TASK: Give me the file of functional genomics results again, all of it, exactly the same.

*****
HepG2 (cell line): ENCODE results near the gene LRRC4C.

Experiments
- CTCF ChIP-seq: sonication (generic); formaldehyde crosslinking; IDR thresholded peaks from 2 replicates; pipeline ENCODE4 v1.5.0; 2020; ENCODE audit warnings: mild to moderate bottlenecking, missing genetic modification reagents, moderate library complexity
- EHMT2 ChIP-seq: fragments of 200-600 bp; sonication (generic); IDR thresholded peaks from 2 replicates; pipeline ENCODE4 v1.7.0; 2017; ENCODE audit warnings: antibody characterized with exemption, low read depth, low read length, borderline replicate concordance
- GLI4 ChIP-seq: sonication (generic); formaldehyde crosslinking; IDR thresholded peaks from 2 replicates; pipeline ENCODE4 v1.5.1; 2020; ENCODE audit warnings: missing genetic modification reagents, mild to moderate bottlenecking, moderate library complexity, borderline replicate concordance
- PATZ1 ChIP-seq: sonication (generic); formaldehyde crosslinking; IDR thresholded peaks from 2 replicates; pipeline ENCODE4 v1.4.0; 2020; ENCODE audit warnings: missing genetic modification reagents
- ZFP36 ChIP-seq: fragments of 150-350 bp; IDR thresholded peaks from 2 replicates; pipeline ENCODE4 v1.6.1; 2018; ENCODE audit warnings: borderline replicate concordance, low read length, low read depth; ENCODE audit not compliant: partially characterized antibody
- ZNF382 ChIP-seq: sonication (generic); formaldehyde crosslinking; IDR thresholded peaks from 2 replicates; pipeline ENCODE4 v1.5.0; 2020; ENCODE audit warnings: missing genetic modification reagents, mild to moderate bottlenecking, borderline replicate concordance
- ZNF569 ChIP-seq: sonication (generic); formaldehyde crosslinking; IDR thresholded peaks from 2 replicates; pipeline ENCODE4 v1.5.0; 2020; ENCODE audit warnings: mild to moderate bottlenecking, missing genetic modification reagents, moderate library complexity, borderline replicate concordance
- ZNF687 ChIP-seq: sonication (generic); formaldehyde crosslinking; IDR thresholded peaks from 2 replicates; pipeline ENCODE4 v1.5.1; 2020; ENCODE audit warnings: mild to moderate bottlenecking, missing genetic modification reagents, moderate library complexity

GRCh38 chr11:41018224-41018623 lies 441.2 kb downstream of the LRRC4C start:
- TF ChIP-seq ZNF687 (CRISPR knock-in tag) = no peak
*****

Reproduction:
HepG2 (cell line): ENCODE results near the gene LRRC4C.

Experiments
- CTCF ChIP-seq: sonication (generic); formaldehyde crosslinking; IDR thresholded peaks from 2 replicates; pipeline ENCODE4 v1.5.0; 2020; ENCODE audit warnings: mild to moderate bottlenecking, missing genetic modification reagents, moderate library complexity
- EHMT2 ChIP-seq: fragments of 200-600 bp; sonication (generic); IDR thresholded peaks from 2 replicates; pipeline ENCODE4 v1.7.0; 2017; ENCODE audit warnings: antibody characterized with exemption, low read depth, low read length, borderline replicate concordance
- GLI4 ChIP-seq: sonication (generic); formaldehyde crosslinking; IDR thresholded peaks from 2 replicates; pipeline ENCODE4 v1.5.1; 2020; ENCODE audit warnings: missing genetic modification reagents, mild to moderate bottlenecking, moderate library complexity, borderline replicate concordance
- PATZ1 ChIP-seq: sonication (generic); formaldehyde crosslinking; IDR thresholded peaks from 2 replicates; pipeline ENCODE4 v1.4.0; 2020; ENCODE audit warnings: missing genetic modification reagents
- ZFP36 ChIP-seq: fragments of 150-350 bp; IDR thresholded peaks from 2 replicates; pipeline ENCODE4 v1.6.1; 2018; ENCODE audit warnings: borderline replicate concordance, low read length, low read depth; ENCODE audit not compliant: partially characterized antibody
- ZNF382 ChIP-seq: sonication (generic); formaldehyde crosslinking; IDR thresholded peaks from 2 replicates; pipeline ENCODE4 v1.5.0; 2020; ENCODE audit warnings: missing genetic modification reagents, mild to moderate bottlenecking, borderline replicate concordance
- ZNF569 ChIP-seq: sonication (generic); formaldehyde crosslinking; IDR thresholded peaks from 2 replicates; pipeline ENCODE4 v1.5.0; 2020; ENCODE audit warnings: mild to moderate bottlenecking, missing genetic modification reagents, moderate library complexity, borderline replicate concordance
- ZNF687 ChIP-seq: sonication (generic); formaldehyde crosslinking; IDR thresholded peaks from 2 replicates; pipeline ENCODE4 v1.5.1; 2020; ENCODE audit warnings: mild to moderate bottlenecking, missing genetic modification reagents, moderate library complexity

GRCh38 chr11:41018224-41018623 lies 441.2 kb downstream of the LRRC4C start:
- TF ChIP-seq ZNF687 (CRISPR knock-in tag) = no peak